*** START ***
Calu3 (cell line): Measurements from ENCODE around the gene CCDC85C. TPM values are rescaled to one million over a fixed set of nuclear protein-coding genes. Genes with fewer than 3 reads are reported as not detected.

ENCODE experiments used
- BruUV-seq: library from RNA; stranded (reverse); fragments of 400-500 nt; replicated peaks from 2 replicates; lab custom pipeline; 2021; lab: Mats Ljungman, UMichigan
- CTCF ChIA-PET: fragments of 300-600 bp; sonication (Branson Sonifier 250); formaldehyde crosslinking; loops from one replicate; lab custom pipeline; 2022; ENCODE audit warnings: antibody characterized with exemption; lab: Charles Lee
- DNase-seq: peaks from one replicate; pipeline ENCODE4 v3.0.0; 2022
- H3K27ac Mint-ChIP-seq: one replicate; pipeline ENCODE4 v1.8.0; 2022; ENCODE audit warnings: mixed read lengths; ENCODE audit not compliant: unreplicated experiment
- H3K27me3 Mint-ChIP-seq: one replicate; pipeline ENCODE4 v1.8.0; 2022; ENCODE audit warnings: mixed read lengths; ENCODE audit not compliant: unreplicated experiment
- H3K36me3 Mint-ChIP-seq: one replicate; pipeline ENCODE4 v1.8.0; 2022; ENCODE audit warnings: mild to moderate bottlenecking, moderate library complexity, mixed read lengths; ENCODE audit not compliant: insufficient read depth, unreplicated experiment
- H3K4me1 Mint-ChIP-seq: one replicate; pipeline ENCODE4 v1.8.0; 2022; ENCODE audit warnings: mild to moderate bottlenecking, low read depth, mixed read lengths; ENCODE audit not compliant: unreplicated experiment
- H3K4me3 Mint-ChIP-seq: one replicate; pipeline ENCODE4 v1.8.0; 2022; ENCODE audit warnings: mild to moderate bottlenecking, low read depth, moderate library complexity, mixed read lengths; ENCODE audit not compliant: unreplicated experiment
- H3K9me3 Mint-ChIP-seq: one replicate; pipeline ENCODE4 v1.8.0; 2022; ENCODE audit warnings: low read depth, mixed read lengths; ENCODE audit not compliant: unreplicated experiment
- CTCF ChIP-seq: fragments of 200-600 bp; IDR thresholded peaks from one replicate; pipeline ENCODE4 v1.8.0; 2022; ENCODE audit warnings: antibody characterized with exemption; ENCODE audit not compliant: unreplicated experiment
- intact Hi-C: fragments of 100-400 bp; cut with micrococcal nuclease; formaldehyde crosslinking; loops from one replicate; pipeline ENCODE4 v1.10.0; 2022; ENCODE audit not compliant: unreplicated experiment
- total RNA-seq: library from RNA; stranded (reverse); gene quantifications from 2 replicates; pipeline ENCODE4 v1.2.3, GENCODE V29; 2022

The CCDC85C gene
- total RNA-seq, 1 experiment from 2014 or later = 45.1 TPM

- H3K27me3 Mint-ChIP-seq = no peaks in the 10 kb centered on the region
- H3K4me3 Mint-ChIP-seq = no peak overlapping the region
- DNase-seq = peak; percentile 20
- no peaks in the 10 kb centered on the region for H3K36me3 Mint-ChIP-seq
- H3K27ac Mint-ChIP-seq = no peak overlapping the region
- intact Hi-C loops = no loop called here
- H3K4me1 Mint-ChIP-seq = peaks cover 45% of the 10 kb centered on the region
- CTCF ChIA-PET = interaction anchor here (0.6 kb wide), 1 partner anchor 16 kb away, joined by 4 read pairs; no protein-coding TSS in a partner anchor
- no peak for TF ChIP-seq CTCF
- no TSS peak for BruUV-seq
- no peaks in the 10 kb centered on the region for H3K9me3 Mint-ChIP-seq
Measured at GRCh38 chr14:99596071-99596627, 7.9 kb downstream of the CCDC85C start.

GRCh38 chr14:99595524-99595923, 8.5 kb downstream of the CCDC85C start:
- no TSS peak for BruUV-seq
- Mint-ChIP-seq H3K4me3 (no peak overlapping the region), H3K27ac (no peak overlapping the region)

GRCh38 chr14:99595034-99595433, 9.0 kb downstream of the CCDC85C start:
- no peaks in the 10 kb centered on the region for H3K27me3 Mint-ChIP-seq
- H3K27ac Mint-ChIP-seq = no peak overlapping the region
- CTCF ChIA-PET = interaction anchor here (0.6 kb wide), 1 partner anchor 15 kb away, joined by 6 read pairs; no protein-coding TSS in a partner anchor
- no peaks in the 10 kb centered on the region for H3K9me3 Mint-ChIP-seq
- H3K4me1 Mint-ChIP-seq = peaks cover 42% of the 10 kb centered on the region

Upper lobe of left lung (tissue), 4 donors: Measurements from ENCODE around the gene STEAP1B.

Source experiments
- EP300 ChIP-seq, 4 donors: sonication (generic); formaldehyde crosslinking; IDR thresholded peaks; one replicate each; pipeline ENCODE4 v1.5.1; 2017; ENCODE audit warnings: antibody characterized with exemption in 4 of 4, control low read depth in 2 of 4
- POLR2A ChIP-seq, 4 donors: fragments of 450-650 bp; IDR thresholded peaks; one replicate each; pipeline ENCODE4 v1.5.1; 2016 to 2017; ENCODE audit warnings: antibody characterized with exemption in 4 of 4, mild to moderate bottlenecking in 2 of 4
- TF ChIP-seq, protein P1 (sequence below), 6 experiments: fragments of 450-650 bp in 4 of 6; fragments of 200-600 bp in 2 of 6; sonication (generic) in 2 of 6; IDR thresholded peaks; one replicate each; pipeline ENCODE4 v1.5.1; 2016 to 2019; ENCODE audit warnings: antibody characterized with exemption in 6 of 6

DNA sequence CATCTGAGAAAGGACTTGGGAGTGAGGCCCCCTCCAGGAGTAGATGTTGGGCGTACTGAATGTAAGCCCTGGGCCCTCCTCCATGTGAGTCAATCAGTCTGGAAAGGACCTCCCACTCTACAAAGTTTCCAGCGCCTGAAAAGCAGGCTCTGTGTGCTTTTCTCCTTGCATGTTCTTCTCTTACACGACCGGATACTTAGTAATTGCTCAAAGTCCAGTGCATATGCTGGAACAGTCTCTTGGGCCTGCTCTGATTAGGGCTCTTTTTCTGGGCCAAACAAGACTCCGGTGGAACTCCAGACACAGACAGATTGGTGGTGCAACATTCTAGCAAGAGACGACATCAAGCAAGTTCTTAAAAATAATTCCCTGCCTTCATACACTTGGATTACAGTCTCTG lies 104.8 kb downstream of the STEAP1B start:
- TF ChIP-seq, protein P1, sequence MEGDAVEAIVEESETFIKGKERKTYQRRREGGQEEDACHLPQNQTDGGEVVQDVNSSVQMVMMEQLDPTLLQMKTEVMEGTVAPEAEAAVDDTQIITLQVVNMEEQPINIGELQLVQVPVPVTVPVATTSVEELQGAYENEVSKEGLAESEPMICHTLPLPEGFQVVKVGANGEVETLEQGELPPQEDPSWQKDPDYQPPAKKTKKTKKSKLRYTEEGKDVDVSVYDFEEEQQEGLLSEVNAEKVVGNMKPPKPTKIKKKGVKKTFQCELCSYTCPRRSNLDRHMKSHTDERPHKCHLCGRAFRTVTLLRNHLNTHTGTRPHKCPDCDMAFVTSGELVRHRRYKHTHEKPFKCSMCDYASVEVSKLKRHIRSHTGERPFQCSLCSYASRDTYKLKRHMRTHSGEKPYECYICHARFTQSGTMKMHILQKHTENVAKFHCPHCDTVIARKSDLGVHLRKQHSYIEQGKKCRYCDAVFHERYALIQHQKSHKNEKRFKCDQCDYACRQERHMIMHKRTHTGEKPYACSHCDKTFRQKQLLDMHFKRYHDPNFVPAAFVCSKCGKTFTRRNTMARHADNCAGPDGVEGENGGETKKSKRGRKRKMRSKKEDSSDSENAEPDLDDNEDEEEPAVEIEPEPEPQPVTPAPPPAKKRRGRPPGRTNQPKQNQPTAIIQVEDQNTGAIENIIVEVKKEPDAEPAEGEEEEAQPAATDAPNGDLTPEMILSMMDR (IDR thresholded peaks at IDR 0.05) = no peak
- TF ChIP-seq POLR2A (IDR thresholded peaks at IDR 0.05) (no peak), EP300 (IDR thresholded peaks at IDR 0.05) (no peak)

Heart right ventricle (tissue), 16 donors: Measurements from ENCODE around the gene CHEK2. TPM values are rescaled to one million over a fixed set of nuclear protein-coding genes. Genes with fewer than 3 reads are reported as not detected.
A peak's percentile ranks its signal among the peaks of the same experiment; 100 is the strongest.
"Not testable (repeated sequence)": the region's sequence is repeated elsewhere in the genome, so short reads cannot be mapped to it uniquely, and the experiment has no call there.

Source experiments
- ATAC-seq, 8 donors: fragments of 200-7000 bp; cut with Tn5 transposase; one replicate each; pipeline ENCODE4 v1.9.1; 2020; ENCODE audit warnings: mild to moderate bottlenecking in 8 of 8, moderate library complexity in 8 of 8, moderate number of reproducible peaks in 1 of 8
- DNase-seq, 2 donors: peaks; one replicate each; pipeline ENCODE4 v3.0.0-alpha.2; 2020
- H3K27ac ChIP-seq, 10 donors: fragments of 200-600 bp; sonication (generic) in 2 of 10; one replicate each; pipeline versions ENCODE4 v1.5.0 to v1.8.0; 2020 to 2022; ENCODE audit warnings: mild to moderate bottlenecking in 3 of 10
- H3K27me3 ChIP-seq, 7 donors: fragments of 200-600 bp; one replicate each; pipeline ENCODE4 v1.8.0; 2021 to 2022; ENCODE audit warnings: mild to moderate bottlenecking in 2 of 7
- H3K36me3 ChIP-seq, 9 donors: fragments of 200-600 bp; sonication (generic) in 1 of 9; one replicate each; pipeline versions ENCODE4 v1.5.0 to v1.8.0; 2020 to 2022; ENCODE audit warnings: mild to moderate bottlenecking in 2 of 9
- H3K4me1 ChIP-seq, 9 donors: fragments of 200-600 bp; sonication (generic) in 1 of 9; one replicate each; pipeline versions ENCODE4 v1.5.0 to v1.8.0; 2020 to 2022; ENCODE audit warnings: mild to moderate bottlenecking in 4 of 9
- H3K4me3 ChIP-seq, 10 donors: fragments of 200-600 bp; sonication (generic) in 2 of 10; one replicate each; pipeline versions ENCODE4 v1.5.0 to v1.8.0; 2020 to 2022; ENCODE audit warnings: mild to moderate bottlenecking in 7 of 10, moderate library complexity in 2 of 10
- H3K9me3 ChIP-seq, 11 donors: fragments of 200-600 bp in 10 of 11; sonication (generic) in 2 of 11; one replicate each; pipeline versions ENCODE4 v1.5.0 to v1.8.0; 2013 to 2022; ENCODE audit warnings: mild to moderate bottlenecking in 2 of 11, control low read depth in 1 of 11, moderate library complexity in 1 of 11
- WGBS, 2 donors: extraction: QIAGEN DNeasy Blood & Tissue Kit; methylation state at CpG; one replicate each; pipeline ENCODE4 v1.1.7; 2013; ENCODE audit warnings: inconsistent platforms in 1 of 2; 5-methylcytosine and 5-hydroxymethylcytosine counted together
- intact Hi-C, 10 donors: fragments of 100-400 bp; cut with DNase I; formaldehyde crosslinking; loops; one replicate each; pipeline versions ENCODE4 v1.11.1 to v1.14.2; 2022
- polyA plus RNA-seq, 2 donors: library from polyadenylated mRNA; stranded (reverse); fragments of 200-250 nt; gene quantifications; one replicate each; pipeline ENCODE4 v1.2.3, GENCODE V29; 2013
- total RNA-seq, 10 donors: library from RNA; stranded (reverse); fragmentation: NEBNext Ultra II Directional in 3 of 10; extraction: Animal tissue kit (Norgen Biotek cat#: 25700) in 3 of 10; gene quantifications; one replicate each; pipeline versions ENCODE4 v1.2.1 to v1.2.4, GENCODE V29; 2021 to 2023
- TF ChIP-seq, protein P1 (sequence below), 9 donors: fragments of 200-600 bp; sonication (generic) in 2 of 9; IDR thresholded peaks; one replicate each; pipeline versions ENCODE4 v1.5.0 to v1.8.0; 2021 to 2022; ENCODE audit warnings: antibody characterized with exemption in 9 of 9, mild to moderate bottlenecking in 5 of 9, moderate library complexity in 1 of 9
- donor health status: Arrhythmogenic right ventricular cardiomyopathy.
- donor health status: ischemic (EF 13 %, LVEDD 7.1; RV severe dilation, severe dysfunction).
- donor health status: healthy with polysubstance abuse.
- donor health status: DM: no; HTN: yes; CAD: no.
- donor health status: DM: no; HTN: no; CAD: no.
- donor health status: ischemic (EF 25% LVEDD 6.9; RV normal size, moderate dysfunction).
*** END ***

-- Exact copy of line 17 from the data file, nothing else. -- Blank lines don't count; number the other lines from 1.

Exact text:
- H3K27me3 Mint-ChIP-seq = no peaks in the 10 kb centered on the region